EnlargeDouble-hung window

Probably the most common type of window found on historic buildings is a double-hung. Here is an example of a one over one, wood, double hung window. Source: Phil Thomason.

Some transoms consist of large sheets of glass while others are divided into smaller panes. Most transoms on Wisconsin’s 19th and early 20th century commercial buildings have clear glass to allow plenty of light to enter the building. By the end of the 20th century, other types of glass materials came into use, like stained glass and leaded glass. One notable new glass material was colored prismatic glass, which allowed diffuse light to enter a building. Prismatic glass transoms are contained purple or other colored glass and were divided by small lead frames. The Luxfer Prism Company marketed this material, and it became popular as a decorative element. Luxfer glass is readily identifiable by its small purple-tinted and ridged lights, and glass that is stamped with one of several different designs.

Another type of glass you might have on your storefront is block glass. Block glass was introduced beginning around 1920. Block glass was used at entrances or as fixed transom lights above storefronts. These hollow glass squares allowed light in and added an interesting texture to a storefront.

Preserve and Repair Your Transoms

EnlargePrism glass transom

Madison, Wisconsin. Prism glass was used above the clear merchandise windows to allow diffused daylight into the store. Source: Photographer Mark Fay.

If your transoms have been damaged, you can repair them as you would other windows in your building. Do not remove transom lights to install air conditioners, fans or other kinds of heating and cooling units. If you have a damaged Luxfer glass transom, check with your local salvage yard or internet sources to find replacement materials, or match the glass as closely as possible using stained glass panels. 

If your storefront was remodeled in the past, your original transoms could be hidden under mid- to late-20th century remodeling materials. You could rebuild your storefront to its original design, including the transoms, based on photographic or physical evidence. 

Follow Best Practices

When you are making maintenance and repair decisions about the windows and transoms on your historic building, follow these best practices:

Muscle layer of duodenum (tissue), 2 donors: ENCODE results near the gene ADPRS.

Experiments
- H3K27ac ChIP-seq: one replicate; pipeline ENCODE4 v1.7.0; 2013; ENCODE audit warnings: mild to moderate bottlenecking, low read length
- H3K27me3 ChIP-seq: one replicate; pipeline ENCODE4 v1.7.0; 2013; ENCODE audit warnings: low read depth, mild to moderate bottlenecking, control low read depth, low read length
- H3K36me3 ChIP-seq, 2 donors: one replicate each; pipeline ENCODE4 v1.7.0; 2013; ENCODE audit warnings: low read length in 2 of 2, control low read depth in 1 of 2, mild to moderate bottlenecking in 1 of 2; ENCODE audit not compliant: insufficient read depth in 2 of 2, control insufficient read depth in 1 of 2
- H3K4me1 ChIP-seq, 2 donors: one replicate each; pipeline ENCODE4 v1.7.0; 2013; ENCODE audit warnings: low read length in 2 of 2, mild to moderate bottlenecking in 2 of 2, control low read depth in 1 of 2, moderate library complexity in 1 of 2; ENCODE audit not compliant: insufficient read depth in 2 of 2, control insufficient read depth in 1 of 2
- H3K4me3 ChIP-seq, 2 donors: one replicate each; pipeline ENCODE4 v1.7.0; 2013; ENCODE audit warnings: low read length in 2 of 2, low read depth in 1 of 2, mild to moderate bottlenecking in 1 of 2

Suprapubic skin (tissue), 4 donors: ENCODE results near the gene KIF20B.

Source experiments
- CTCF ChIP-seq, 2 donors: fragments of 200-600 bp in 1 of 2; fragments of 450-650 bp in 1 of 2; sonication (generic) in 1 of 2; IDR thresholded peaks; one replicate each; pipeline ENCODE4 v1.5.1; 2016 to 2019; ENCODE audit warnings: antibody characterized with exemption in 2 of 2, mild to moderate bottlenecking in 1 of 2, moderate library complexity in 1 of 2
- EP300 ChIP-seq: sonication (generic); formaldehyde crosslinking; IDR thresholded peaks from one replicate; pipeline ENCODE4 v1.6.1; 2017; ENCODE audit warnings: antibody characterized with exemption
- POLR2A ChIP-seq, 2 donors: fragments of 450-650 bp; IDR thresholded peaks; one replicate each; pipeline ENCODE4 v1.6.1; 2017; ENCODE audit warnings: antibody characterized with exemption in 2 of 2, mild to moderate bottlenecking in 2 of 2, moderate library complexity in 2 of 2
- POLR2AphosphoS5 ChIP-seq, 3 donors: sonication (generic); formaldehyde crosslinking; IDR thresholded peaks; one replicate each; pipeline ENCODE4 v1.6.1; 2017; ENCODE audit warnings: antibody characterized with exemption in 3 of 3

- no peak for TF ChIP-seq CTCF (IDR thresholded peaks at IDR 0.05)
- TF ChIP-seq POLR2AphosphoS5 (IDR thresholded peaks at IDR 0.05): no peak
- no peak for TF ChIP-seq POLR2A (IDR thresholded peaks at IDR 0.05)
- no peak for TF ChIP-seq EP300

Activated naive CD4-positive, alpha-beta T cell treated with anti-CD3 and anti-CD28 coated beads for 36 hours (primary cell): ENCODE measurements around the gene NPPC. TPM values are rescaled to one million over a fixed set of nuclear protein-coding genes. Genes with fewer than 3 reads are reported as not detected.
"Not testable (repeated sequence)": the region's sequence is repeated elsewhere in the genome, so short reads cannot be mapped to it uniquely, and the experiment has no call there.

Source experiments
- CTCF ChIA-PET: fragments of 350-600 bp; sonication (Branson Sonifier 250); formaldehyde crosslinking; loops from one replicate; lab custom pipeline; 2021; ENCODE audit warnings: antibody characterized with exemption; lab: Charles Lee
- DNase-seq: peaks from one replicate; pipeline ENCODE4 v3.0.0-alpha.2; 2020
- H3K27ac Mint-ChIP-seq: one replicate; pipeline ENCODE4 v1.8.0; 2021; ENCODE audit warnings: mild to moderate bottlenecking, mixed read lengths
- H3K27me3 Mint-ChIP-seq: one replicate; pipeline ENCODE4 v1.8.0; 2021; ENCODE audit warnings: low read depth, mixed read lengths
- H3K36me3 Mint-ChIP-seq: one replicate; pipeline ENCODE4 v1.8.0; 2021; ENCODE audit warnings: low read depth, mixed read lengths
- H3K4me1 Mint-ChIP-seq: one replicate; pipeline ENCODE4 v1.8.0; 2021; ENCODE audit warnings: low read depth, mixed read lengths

• Preserve and maintain your original windows. Your windows, window details and the size and shape of these elements help establish the rhythm, scale and proportion of your building and contribute to its architectural style and character. Retain your historic windows and replace only those elements that are necessary. For example, you can replace missing panes or damaged sashes rather than an entire window. Replace a window only if it is beyond repair.
  • Repair deteriorated wood windows as needed. Use epoxy to strengthen deteriorated wood on your historic windows.
  • Preserve, maintain and repair your original metal windows. Preserve and repair your original metal windows with materials that match the original as closely as possible. You can improve the energy performance of your metal windows by adding storm windows and applying weatherstripping and security fittings. Other weather stripping options include spring-metal, vinyl strips, compressible foam tapes and sealant beads. You can also replace your window's original single glazed glass with thermal glass panes (3/8 to 5/8 inch thick) as long as the rolled metal sections are at least 1 inch wide and you retain the window’s historic design
  • Match the original materials of your windows. If you must replace your original wood windows, wood is the best material to use. Other acceptable alternatives may be aluminum clad wood, fiberglass or composite materials. Most major window manufacturers have appropriately sized wood windows for historic commercial buildings. If you must use metal as a replacement material, the metal should have a baked-on enamel finish. Anodized finishes are not appropriate. The color of your replacement window will depend on the age and architectural style of your building. However, for multi-story buildings where maintenance is a concern, it may be appropriate to install wood windows on the second story and aluminum windows with a baked-on finish on the third floor and above. Replace your historic metal windows with like materials.
  • Match the original appearance of your windows. If you must replace your original windows, match the appearance of your historic wood or metal windows with the appropriate dimensions, depth of frame and appearance of true divided lights. True divided lights for windows are preferred, or windows with lights that are bonded to the glass on both the interior and exterior with spacers and grid profiles.
  • Preserve and maintain original transom glass and designs. Repair your deteriorated or damaged transoms so they retain their historic appearance as much as possible. Do not cover, conceal or obscure your original transom lights.